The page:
So, is it that simple? One merely moves from the failed political to the private cultural? As though it were, after all, just a jump to the left, and then a step to the right?

No, of course not: in that post, I wrote that “[t]his city’s not of one culture or one identity; we’re not a homogeneous place. We’re a diverse and multicultural community. Revanchism on behalf of some won’t make the city great for any. On the contrary, that path will prolong present difficulties, and delay significantly (although not prevent) this city’s more prosperous future.”

That is, after all, why this post is called ‘Cultures & Communications.’

So, how do others in the city see this, and whether they do, what can one say about a city of multiple cultures? The next few posts will address this topic.

Previously: Parts 1 (introductory assumptions) and 2 (population).

Tomorrow: Part 4.

Whitewater, Cultures & Communications, June 2017 (Part 2: Population)

This is the second post in a series considering related local topics of cultures & communications within the city.

U.S. Census data show that Whitewater proper (the city) has stopped growing, and is, in fact, experiencing a population decline.

From 2015-2016, the city lost about 1.1% of her population (168 people). Even over a longer period, from 2010-2016, she barely grew .8% (or 116 people).

Of those residing in Whitewater, in fact, there has been a decline of mean household income: from 47,073 in 2010 to 42,490 in 2015.

That’s longer-term stagnation with short-term decline. There are (of course) economic and municipal fiscal implications of this condition, but there are cultural ones, too.

Previously: Part 1 (introductory assumptions).

Tomorrow: Part 3.

Whitewater, Cultures & Communications, June 2017 (Part 1: Introduction)

This is the first post in a series considering related local topics of cultures & communications within the city.

I’ll start with an introductory series of assumptions, some I’ll flesh out in greater detail in the series, but all of which state plainly my views.

1.  In America’s current political climate, it’s national politics that necessarily predominates. See, The National-Local Mix (“Trump is a fundamentally different candidate from those who have come before him.  Not grasping this would be obtuse.  Writing only about sewing circles or local clubs or a single local meeting while ignoring Trump’s vast power as president – and what it will bring about – would be odd. Someone in Tuscany, circa 1925, had more to write about than the countryside.”)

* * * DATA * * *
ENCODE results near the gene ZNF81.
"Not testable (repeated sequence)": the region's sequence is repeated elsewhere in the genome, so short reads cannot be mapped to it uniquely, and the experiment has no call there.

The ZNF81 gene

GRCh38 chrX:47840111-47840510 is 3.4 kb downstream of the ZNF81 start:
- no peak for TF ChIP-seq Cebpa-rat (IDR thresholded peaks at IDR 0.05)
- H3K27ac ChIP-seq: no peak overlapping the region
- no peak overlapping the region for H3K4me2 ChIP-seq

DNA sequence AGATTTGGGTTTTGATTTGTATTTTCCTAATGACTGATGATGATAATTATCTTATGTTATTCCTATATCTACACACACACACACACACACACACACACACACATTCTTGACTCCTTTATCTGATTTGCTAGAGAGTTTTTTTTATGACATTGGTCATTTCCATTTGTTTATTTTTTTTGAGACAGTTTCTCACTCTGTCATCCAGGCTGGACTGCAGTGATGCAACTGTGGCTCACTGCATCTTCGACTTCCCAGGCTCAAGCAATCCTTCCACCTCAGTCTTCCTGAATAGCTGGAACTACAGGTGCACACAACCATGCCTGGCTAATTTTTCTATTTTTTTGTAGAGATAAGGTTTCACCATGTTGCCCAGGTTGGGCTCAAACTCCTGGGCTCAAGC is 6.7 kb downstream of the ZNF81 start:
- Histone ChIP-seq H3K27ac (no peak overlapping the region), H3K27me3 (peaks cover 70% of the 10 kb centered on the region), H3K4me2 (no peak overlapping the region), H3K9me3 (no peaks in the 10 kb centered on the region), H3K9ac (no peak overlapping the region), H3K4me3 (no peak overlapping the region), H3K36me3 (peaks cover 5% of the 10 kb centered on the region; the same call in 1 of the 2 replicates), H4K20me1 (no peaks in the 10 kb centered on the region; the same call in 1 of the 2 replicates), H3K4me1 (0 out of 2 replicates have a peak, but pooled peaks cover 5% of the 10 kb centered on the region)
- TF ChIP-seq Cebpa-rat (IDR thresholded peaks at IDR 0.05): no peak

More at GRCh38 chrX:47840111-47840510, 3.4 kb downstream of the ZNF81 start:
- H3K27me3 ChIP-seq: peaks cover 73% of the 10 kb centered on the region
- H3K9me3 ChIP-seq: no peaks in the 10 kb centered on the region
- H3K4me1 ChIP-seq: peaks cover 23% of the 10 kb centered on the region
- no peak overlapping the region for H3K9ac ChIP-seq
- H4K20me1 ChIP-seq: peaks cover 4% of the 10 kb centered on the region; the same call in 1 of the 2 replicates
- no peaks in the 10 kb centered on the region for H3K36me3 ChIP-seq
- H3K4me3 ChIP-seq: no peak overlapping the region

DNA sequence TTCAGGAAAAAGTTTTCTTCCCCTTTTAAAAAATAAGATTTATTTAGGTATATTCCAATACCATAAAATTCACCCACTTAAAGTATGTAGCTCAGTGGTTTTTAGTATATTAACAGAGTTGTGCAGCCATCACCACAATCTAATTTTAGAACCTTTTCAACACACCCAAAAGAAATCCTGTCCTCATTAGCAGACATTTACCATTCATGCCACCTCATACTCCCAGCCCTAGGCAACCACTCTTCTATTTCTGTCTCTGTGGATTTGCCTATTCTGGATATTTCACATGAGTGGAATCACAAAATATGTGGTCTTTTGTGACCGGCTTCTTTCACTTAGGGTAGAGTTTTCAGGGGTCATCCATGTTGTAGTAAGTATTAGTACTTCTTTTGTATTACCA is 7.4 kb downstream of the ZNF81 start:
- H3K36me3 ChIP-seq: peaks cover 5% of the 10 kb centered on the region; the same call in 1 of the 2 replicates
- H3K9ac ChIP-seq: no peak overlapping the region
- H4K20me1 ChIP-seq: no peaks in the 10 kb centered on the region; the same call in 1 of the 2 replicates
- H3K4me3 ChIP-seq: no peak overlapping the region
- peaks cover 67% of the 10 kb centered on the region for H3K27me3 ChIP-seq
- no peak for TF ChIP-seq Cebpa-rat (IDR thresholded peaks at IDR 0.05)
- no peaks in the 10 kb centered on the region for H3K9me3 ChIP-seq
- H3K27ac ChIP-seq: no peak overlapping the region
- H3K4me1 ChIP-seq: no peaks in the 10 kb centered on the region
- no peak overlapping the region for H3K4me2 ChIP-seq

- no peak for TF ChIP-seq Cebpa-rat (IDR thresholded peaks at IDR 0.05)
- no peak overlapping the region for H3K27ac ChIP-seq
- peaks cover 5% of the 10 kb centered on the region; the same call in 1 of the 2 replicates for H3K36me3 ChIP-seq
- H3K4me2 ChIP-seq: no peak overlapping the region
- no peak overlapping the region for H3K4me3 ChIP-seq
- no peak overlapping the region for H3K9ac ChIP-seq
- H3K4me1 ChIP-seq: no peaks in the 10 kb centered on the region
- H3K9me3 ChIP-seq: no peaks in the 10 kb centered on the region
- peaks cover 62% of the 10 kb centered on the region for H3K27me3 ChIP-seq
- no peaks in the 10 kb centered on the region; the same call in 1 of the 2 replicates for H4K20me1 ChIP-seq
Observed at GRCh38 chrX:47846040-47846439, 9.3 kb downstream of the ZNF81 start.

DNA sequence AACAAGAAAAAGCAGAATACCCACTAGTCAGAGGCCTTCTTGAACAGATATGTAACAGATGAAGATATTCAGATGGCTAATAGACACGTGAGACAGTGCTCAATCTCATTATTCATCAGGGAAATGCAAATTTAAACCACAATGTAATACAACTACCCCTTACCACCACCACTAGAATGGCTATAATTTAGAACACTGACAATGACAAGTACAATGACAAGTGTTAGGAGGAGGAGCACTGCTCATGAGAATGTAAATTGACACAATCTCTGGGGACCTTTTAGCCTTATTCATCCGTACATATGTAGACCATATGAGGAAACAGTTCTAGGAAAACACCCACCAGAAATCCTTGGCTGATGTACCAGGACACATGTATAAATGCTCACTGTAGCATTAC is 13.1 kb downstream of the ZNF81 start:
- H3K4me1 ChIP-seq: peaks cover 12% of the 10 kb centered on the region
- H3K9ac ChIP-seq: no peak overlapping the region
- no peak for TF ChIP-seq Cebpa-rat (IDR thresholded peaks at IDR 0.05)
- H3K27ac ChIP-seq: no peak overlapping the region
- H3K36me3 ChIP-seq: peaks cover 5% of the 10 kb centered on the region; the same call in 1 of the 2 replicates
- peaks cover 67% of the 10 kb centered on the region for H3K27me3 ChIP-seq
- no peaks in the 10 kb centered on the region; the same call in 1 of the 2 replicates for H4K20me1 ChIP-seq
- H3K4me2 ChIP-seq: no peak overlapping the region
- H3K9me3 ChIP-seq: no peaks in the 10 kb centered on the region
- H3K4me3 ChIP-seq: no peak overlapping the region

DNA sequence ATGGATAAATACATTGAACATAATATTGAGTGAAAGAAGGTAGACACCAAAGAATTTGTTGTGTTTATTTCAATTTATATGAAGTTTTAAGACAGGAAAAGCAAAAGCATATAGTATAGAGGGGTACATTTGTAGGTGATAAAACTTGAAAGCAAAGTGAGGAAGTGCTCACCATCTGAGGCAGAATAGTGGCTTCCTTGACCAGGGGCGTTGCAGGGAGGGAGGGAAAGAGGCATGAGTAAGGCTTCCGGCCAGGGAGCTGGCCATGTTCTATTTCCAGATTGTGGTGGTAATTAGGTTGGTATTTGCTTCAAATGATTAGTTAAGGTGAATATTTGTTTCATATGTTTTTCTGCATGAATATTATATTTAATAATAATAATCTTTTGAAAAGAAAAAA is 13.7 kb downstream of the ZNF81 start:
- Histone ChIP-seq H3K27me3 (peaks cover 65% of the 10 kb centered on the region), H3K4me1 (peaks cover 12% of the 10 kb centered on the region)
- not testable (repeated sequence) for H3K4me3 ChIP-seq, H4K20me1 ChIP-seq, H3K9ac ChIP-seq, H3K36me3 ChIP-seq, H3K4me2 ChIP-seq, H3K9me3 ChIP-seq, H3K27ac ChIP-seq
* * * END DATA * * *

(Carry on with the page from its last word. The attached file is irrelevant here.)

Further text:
2.  The near-term outlook for Whitewater’s economy is a mediocre one. See, Local Assumptions and Outlook, Winter 2016 (“I’d say the outlook is for turbulence in the national political-economy, and stagnation in the local one. See, The National-Local Mix and The Local Economic Context of It All.  The way out of several years’ local stagnation is a more decisive break with past, but there’s no evidence whatever that Whitewater’s local government will take this step; nothing else will be adequate.”)

3.  Stagnation is, in a wider economy that’s growing, relative decline.

4.  Stagnation has fiscal, economic, and cultural consequences.

5.  The long-term outlook for Whitewater is favorable, significantly because many existing practices and local notables’ advocacy of them have no long-term future.  See, New Whitewater’s Inevitability.

6. Grand public solutions in this environment will prove ineffectual; they’re what created these mediocre conditions. SeeThe Next Big Thing.

7. A strategy of advancing private over public accomplishments is the best way to weather hard time in a community drenched in public initiatives. SeeAn Oasis Strategy.

8. Whitewater is a multicultural city, no matter how hard some fight to hide or deny that simple truth. SeeThe Meaning of Whitewater’s Not-Always-Mentioned DemographicsA Small But Diverse City, Seldom Described That Way, and Parts and Wholes.

9. A strategy of making private cultural accomplishments, rather than public projects, a priority won’t work if one doesn’t distinguish between the vibrant and the moribund. 

10. Choices among local cultural options will shorten — or lengthen — the duration of local stagnation.

11. Local insider accounts help others understand policymakers’ thinking, but have little or no independent policy value. SeeThe Last Inside Accounts.

12. Particular local leaders are talented; their collective product is often sub-par, as a few hold the talented ones back. SeeWhitewater’s Major Public Institutions Produce a Net Loss (And Why It Doesn’t Have to Be That Way).

Tomorrow: Part 2.